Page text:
Fireplace cranes throughout history have been staple pieces in colonial homes, as well as homes in the UK throughout the 19th century. They were used as a daily tool making cooking more efficient and safe. One could now hang a cooking pot over the fire, utilizing the swinging arm to adjust the temperature inside the pot. Not only was this a better method for cooking, but it was also safer when it came time to remove the pot from the fire, as the crane could be swung out to the hearth. Across New England and the UK, you will still see fireplace cranes. Though now they are more for aesthetics, charm, and nostalgia for history buffs, many hobbyists use them for cooking. The “modern” wood burning, and coal stoves did lead to the removal of fireplace cranes in some homes. However, blacksmithing is still very much alive. Acquiring a reproduction crane is very possible and desirable when restoring antique homes, or just for adding charm to a fireplace.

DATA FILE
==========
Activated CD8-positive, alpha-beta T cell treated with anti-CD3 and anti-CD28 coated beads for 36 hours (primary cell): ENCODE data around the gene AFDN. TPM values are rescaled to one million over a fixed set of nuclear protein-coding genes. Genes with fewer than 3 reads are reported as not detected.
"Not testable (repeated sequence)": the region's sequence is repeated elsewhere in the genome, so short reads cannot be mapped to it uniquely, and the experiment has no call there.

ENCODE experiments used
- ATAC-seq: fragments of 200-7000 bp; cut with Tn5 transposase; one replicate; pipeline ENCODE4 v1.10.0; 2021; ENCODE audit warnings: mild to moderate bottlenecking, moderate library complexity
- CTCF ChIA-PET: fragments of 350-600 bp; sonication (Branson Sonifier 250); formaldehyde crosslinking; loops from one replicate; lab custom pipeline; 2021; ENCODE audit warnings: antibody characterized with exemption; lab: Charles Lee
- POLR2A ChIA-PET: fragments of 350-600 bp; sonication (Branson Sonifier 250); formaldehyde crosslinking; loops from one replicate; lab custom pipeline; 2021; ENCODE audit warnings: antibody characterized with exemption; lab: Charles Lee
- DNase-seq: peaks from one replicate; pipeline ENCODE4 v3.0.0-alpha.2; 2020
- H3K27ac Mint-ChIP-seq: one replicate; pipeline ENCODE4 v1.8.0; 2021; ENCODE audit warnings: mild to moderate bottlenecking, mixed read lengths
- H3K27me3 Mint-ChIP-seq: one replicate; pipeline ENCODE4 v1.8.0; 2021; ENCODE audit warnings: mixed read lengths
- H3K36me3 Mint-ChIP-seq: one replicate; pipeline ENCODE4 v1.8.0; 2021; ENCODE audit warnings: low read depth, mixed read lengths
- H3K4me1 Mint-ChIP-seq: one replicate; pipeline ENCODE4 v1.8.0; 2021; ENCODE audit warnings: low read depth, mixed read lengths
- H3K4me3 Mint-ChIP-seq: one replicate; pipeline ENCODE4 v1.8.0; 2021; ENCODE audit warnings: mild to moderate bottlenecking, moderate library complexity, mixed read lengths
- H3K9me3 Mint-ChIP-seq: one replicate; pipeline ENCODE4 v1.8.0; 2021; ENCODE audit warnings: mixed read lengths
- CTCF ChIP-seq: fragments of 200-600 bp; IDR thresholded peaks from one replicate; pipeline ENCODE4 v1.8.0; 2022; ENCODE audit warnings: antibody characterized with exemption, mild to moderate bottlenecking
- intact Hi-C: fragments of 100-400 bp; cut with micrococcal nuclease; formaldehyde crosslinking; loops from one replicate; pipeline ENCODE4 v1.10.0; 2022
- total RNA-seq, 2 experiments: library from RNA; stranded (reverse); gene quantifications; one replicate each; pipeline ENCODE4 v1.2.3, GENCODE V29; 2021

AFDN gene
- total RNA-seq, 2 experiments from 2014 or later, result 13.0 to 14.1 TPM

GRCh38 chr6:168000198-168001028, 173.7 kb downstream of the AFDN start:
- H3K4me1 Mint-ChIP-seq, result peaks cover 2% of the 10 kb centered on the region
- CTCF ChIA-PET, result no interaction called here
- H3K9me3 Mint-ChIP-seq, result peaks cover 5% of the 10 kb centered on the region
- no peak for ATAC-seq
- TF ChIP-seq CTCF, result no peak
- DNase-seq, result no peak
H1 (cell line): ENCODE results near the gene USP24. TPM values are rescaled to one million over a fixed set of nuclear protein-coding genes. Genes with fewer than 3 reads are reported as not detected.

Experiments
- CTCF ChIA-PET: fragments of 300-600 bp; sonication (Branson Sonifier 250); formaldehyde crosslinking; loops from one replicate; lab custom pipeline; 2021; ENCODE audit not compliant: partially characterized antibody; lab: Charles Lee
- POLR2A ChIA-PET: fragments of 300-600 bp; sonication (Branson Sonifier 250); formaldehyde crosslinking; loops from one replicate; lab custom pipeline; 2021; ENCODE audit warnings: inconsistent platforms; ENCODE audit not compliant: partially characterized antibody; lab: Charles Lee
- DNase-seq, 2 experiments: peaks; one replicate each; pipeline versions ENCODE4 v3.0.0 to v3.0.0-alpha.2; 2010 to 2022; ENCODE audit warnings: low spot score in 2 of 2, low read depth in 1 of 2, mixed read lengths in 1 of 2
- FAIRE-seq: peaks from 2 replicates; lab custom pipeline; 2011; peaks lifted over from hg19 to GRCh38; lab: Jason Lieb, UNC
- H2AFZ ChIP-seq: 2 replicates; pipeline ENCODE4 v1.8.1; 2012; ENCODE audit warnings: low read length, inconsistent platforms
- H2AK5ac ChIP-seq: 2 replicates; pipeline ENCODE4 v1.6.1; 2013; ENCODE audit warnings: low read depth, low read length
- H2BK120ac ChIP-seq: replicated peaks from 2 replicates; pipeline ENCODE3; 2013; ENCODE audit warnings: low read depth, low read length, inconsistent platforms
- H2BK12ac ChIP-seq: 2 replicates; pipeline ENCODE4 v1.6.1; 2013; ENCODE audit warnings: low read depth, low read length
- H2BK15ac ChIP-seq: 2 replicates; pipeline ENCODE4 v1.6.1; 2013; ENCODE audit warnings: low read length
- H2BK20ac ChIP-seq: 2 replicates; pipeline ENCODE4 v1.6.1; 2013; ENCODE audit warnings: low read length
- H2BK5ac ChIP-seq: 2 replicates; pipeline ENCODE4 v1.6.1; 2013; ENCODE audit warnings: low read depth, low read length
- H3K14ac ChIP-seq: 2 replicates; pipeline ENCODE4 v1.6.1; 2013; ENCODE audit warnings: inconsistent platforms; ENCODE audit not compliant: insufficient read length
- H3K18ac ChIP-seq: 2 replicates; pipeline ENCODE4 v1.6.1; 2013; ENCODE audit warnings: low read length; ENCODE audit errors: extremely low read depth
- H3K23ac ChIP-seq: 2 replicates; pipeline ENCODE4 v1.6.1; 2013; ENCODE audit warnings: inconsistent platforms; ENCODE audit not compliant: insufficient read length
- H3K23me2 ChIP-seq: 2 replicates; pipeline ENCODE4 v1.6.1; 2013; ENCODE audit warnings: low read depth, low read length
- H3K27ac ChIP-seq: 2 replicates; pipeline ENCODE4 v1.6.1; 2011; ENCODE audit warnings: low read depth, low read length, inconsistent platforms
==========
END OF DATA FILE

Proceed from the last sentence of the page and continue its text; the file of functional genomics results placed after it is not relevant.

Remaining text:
Want to learn more? New England Museums like the Mystic Seaport and Sturbridge Village offer open hearth cooking and blacksmithing classes.
Photo Credit: Country Carpenters
Featured Image: Milen Kovachev